David O. McKay and the Rise of Modern Mormonism

Front Cover
University of Utah Press, 2005 - Biography & Autobiography - 490 pages

Ordained as an apostle in 1906, David O. McKay served as president of the Church of Jesus Christ of Latter-day Saints from 1951 until his death in 1970. Under his leadership, the church experienced unparalleled growth--nearly tripling in total membership--and becoming a significant presence throughout the world.

The first book to draw upon the David O. McKay Papers at the J. Willard Marriott Library at the University of Utah, in addition to some two hundred interviews conducted by the authors, David O. McKay and the Rise of Modern Mormonism focuses primarily on the years of McKay's presidency. During some of the most turbulent times in American and world history, McKay navigated the church through uncharted waters as it faced the challenges of worldwide growth in an age of communism, the civil rights movement, and ecumenism. Gregory Prince and Robert Wright have compiled a thorough history of the presidency of a much-loved prophet who left a lasting legacy within the LDS Church.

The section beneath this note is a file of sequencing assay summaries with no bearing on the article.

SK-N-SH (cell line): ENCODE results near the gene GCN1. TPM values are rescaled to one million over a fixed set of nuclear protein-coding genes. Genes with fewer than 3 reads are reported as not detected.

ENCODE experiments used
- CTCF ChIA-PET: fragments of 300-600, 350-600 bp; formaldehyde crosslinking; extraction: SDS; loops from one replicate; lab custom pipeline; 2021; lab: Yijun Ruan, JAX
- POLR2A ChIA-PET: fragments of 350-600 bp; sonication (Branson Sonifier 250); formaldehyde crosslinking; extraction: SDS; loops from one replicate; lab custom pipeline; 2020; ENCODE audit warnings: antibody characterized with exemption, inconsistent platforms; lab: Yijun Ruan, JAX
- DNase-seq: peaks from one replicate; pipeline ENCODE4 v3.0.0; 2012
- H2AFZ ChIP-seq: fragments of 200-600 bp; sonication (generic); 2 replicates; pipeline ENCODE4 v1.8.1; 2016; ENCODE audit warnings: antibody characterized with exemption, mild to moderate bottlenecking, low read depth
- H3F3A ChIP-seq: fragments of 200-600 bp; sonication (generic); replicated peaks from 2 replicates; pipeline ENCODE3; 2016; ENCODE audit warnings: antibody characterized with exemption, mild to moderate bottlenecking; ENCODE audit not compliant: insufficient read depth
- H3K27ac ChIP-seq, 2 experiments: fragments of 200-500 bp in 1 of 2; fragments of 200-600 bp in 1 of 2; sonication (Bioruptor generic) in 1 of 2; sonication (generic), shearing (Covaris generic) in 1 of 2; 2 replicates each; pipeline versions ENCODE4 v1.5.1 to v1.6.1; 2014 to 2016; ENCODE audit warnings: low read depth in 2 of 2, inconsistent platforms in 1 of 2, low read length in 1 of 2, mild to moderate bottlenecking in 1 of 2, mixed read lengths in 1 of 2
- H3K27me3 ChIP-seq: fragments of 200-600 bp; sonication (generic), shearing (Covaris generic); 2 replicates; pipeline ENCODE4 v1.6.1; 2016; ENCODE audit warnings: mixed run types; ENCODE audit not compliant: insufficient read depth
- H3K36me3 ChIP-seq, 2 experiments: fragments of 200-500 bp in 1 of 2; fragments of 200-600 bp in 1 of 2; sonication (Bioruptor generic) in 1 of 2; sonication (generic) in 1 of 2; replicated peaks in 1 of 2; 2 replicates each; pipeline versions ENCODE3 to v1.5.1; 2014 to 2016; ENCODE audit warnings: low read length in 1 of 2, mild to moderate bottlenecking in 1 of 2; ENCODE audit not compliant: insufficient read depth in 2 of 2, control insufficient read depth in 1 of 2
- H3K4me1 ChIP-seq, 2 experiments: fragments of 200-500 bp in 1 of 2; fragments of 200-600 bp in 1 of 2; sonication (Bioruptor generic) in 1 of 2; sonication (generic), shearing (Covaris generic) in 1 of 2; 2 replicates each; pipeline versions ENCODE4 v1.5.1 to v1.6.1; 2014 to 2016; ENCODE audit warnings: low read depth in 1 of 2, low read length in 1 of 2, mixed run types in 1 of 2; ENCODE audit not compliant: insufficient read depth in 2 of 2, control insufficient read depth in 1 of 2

Winner of the Evans Handcart Award.
Winner of the Mormon History Association Turner-Bergera Best Biography Award.

 

Contents

1 Prophet and Man
1
2 Revelation and Prophecy
30
3 Free Agency and Tolerance
40
4 Blacks Civil Rights and the Priesthood
60
5 Ecumenical Outreach
106
6 Radio and Television Broadcasting
124
7 Correlation and Church Administration
139
8 The Education System
159
12 Confrontation with Communism
279
13 Politics and the Church
323
14 An International Church
358
15 Final Years
380
16 Epilogue
395
Appendix
405
Notes
413
Bibliography
457

9 The Building Program
199
10 The Missionary Program
227
11 Temple Building
256

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